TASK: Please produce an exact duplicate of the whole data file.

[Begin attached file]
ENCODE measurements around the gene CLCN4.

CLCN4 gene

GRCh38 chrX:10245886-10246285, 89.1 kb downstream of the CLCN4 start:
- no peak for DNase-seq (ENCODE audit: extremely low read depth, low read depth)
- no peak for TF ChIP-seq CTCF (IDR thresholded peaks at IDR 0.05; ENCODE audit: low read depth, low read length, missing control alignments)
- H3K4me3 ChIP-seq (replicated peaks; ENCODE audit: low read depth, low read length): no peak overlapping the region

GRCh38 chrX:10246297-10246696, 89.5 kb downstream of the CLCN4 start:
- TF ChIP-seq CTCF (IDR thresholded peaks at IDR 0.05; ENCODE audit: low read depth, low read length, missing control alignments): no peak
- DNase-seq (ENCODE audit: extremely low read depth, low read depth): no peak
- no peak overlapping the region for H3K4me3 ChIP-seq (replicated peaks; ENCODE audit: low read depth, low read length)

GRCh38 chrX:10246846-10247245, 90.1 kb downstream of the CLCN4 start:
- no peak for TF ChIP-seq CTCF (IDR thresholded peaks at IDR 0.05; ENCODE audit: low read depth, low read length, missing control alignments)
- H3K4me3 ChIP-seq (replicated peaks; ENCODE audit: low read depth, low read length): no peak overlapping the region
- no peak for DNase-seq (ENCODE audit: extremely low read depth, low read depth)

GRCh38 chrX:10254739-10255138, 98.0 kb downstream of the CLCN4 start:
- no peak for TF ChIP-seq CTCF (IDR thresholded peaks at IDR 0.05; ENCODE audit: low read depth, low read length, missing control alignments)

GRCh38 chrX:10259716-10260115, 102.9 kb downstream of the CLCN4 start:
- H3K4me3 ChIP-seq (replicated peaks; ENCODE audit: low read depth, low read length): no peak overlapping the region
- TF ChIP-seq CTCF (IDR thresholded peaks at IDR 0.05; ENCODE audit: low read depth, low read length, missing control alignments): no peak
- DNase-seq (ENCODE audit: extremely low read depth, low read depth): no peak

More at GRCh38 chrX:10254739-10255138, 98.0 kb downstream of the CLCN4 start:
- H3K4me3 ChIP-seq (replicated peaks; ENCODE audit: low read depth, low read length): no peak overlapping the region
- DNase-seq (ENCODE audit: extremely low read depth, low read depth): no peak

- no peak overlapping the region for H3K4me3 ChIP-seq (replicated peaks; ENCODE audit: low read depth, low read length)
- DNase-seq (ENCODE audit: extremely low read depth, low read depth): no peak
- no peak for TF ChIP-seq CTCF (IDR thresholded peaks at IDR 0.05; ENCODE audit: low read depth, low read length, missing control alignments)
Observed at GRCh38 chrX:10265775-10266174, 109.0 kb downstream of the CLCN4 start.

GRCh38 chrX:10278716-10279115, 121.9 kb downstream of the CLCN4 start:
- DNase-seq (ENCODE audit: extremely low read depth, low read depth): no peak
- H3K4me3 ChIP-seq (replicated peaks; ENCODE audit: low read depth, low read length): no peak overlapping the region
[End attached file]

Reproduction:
ENCODE measurements around the gene CLCN4.

CLCN4 gene

GRCh38 chrX:10245886-10246285, 89.1 kb downstream of the CLCN4 start:
- no peak for DNase-seq (ENCODE audit: extremely low read depth, low read depth)
- no peak for TF ChIP-seq CTCF (IDR thresholded peaks at IDR 0.05; ENCODE audit: low read depth, low read length, missing control alignments)
- H3K4me3 ChIP-seq (replicated peaks; ENCODE audit: low read depth, low read length): no peak overlapping the region

GRCh38 chrX:10246297-10246696, 89.5 kb downstream of the CLCN4 start:
- TF ChIP-seq CTCF (IDR thresholded peaks at IDR 0.05; ENCODE audit: low read depth, low read length, missing control alignments): no peak
- DNase-seq (ENCODE audit: extremely low read depth, low read depth): no peak
- no peak overlapping the region for H3K4me3 ChIP-seq (replicated peaks; ENCODE audit: low read depth, low read length)

GRCh38 chrX:10246846-10247245, 90.1 kb downstream of the CLCN4 start:
- no peak for TF ChIP-seq CTCF (IDR thresholded peaks at IDR 0.05; ENCODE audit: low read depth, low read length, missing control alignments)
- H3K4me3 ChIP-seq (replicated peaks; ENCODE audit: low read depth, low read length): no peak overlapping the region
- no peak for DNase-seq (ENCODE audit: extremely low read depth, low read depth)

GRCh38 chrX:10254739-10255138, 98.0 kb downstream of the CLCN4 start:
- no peak for TF ChIP-seq CTCF (IDR thresholded peaks at IDR 0.05; ENCODE audit: low read depth, low read length, missing control alignments)

GRCh38 chrX:10259716-10260115, 102.9 kb downstream of the CLCN4 start:
- H3K4me3 ChIP-seq (replicated peaks; ENCODE audit: low read depth, low read length): no peak overlapping the region
- TF ChIP-seq CTCF (IDR thresholded peaks at IDR 0.05; ENCODE audit: low read depth, low read length, missing control alignments): no peak
- DNase-seq (ENCODE audit: extremely low read depth, low read depth): no peak

More at GRCh38 chrX:10254739-10255138, 98.0 kb downstream of the CLCN4 start:
- H3K4me3 ChIP-seq (replicated peaks; ENCODE audit: low read depth, low read length): no peak overlapping the region
- DNase-seq (ENCODE audit: extremely low read depth, low read depth): no peak

- no peak overlapping the region for H3K4me3 ChIP-seq (replicated peaks; ENCODE audit: low read depth, low read length)
- DNase-seq (ENCODE audit: extremely low read depth, low read depth): no peak
- no peak for TF ChIP-seq CTCF (IDR thresholded peaks at IDR 0.05; ENCODE audit: low read depth, low read length, missing control alignments)
Observed at GRCh38 chrX:10265775-10266174, 109.0 kb downstream of the CLCN4 start.

GRCh38 chrX:10278716-10279115, 121.9 kb downstream of the CLCN4 start:
- DNase-seq (ENCODE audit: extremely low read depth, low read depth): no peak
- H3K4me3 ChIP-seq (replicated peaks; ENCODE audit: low read depth, low read length): no peak overlapping the region